There's no way we can determine the black and the white of handmade fine gold jewellery. The coordinates that determine the possibilities just don't exist, unlike in the case of those that are churned out by machines or made the industrial division-of-labour way. Size is also an indeterminable quotient. Whether it's art or not is never determined by the measurement of the canvas, and those who price paintings (and painters) by square-inch are crass thickos. They fully deserve to have bad work by big-ticket artists who've sold their soul to commerce on their living room walls as lurid displays of wealth and pretend-sophistication. Bespoke gold jewellery — even the smaller pieces, entirely wrought by hand — speaks an altogether different language : that of good taste, deep sentiments, and a certain willingness to adorn oneself with what's precious, personal and of enduring value. Price is a necessary thought that occurs with the question of outlay but is hardly the be-all and end-all determinant of whether or not to get made a jewel that's so intimate as to be inseparable from the very soul of us. These two pendants are of precisely such a nature.
Pearly Paraselene Pendant
The first is a mother-of-pearl jewel where a slim frame holds the iridescent oval moon in place while a fine filigree fringe lace skirt covers a good part of it like a revealing veil. Entirely composed of faceted flat wires, the arabesque is intricate and embedded with pearls, and the hemline, undulating and with a border of single-ball jhurs, is frivolous without being naughty.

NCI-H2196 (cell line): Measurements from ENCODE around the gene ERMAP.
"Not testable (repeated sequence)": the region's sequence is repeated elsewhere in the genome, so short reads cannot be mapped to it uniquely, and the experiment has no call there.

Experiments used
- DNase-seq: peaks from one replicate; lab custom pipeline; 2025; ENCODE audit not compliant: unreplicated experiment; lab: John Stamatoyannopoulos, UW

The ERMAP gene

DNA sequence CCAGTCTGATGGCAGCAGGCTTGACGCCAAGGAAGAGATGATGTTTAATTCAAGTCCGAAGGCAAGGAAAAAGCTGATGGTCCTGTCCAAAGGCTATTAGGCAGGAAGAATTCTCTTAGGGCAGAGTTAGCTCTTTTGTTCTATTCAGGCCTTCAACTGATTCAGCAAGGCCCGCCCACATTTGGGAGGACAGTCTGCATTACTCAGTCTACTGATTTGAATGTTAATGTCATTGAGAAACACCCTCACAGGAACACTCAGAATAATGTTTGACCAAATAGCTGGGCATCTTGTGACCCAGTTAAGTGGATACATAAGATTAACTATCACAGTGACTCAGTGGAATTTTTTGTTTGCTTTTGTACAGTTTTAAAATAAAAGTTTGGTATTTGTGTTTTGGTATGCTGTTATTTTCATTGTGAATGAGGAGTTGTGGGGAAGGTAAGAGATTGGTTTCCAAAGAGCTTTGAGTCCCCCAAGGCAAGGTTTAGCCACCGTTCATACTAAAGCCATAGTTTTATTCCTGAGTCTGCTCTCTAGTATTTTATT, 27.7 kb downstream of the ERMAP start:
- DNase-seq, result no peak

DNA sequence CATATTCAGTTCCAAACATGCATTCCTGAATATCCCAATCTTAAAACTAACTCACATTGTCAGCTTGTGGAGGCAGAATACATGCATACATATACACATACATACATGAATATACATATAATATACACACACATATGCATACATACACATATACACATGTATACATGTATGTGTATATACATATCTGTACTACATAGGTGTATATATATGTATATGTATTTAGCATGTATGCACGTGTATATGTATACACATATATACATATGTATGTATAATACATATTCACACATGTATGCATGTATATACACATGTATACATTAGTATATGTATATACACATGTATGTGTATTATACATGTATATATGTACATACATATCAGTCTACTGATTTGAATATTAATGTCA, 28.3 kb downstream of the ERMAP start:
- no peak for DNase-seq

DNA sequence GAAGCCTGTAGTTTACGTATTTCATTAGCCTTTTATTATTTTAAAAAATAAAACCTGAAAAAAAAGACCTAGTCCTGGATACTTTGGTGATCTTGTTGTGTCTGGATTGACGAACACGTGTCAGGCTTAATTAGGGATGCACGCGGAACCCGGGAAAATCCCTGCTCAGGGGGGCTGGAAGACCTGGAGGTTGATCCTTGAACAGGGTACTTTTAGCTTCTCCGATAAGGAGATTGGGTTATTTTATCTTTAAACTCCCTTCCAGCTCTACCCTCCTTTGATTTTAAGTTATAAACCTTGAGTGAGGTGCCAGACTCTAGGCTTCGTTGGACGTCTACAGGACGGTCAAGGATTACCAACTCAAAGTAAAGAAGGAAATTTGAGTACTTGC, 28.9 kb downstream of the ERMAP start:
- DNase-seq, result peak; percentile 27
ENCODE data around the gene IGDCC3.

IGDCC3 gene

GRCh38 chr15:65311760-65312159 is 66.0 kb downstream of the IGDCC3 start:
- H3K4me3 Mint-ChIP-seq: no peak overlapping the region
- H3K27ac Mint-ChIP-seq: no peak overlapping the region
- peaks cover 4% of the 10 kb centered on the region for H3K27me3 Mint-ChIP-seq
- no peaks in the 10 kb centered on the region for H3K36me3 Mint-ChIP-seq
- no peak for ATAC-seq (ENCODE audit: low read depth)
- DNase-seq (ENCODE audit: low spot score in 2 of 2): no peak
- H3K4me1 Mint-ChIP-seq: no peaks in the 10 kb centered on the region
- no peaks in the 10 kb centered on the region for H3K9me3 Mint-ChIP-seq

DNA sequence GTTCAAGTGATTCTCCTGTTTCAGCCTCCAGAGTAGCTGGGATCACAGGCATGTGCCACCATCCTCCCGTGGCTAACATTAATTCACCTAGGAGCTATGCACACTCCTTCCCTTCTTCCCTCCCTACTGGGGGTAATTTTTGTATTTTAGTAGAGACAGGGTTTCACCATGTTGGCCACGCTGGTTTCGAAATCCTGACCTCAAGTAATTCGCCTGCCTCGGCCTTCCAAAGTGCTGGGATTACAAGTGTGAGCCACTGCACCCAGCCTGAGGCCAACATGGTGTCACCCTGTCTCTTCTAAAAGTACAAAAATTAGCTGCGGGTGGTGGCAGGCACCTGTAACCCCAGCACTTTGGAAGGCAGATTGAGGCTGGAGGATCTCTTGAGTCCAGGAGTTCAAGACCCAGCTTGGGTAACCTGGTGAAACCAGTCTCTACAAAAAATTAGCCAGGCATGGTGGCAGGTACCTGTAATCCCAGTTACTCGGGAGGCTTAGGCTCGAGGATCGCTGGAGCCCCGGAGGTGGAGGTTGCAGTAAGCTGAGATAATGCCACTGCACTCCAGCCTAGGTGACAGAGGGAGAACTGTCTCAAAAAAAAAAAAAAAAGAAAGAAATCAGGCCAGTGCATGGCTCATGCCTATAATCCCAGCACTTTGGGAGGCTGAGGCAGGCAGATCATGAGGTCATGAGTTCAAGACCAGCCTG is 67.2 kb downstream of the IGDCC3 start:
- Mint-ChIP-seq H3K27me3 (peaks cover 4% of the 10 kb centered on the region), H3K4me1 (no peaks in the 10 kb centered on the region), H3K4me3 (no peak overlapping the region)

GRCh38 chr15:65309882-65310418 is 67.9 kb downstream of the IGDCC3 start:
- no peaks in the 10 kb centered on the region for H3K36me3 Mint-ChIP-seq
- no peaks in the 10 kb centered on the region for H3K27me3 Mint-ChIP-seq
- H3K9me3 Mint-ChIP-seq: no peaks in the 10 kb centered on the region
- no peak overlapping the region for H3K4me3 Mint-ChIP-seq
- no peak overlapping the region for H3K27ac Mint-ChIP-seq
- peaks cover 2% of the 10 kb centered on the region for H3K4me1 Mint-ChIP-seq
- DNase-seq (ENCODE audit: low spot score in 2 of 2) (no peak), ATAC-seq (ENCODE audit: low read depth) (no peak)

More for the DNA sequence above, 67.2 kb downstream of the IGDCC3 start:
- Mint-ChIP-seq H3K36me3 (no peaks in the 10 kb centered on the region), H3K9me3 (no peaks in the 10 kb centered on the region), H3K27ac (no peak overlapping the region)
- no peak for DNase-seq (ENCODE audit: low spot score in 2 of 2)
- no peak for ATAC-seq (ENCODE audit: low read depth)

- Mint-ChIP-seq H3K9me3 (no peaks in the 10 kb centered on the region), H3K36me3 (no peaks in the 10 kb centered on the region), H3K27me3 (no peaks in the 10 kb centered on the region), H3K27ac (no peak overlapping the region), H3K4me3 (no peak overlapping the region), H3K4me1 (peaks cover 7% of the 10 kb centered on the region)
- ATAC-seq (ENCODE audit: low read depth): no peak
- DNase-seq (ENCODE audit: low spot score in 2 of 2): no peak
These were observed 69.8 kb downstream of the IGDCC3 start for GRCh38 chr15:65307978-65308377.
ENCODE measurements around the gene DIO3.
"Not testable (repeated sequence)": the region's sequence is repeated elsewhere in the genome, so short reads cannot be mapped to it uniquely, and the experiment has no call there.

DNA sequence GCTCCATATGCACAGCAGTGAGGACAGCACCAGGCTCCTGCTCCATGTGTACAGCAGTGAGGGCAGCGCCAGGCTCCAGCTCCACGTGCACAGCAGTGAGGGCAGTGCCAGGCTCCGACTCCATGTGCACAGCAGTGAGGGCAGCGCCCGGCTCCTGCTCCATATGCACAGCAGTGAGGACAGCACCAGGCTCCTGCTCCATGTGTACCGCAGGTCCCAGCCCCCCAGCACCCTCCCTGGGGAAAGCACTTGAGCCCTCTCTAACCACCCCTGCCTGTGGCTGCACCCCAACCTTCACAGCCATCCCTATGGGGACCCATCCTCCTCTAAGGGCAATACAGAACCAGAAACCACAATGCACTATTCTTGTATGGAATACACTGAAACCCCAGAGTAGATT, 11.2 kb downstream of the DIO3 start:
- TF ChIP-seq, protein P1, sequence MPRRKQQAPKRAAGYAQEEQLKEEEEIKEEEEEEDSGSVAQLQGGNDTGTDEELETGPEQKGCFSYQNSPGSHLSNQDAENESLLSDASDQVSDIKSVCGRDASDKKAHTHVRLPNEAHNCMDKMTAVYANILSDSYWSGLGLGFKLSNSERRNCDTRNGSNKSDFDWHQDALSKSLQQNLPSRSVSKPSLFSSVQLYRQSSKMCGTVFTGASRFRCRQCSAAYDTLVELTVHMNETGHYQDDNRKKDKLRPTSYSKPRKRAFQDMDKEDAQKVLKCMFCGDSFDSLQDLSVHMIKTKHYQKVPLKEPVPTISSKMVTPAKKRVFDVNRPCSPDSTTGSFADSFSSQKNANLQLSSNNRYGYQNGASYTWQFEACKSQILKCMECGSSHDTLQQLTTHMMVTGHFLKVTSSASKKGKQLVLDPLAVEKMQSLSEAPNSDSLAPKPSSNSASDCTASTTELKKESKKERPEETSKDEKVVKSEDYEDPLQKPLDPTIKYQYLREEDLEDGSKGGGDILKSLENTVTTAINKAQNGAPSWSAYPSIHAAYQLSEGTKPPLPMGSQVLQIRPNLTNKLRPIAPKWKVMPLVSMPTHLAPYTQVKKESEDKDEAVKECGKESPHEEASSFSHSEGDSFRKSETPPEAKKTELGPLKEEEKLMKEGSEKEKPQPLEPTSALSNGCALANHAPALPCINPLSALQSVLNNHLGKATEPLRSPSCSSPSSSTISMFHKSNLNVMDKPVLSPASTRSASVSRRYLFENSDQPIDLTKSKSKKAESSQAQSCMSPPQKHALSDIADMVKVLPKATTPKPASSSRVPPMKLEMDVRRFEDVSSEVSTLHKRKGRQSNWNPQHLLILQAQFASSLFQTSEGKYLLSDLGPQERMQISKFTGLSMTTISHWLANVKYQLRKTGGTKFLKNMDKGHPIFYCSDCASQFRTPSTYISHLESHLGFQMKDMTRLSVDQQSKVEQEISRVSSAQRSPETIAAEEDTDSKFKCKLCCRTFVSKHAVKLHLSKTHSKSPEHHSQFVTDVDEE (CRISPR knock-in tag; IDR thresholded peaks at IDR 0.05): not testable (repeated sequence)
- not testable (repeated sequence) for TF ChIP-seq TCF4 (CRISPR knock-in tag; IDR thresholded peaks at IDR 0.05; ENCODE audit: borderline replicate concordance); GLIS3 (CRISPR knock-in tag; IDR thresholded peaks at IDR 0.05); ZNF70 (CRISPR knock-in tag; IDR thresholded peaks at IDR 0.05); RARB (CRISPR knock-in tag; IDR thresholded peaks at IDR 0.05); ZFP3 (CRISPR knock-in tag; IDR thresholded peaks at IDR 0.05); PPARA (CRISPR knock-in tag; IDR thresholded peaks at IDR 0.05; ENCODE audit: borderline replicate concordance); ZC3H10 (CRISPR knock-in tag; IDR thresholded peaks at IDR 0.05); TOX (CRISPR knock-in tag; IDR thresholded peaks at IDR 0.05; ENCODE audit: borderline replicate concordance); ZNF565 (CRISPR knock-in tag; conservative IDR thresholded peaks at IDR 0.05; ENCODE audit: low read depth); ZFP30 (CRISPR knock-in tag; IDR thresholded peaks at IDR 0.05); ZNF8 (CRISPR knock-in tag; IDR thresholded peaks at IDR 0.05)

Note how the plain loop has a single pearl tied to its base to let it seamlessly integrate with the jewel's prevailing idiom. A pearly pulchritudinous paraselene pendant, this one, and made for a young university-professor who loves her shonar goyna and has a special affinity towards mother-of-pearl because of which she specifically commissioned this jewel. We made it like this so that she has ample fun wearing it.
Black Barfi Borderwala Rani-Guinea Pendant
A Queen Victoria guinea that'd been in the family for generations was given to us to make into a locket. The call was to shun the conservatism of the era and go baroque on this but history proved too strong to allow such waywardness and we settled into a luxe framing that referenced Victoria's 'veiled head' phase, the last of her sovereign imprints, in fact, before she passed in 1901. This 'old' Queen aspect of the coin and the fact that she'd been using jet jewellery quite a bit after Albert's demise led to the use of black in the enamelling. The detailing was kept simple : a continuous sabu-dana border encloses a series of polished gold and black-mina barfis, the former with a cinnamon roll on each that's been laid diagonally. The gaps between the diamonds are filled using single orbs, but the whole frame's still chaste open-work.The broad loop, just to maintain synonymity with the frame, has three diagonal flat wires soldered on it.
The result : a very simple but distinct framing of a classic guinea that has terrific graphic qualities, not least because of the repetitive motifs but also because of the contrast of black to natural gold.
As different as a cheque is from a Czech, these two pendants. But the similarities are striking, too. In both, the thought behind the jewel comes from a foreign article that has to be incorporated in the design in a way that makes them inseparable, i.e. the design remains incomplete without the article.
As such, the Pearly Paraselene and Black Barfi Borderwala Rani-Guinea Pendants, literally one black and the other white, show that in their heart of hearts there is no black or white — just a radiant humaneness to jewellery thus wrought by hand with utter sincerity and a flourish of real sentiments.
The universality of their beauty is left to you to judge.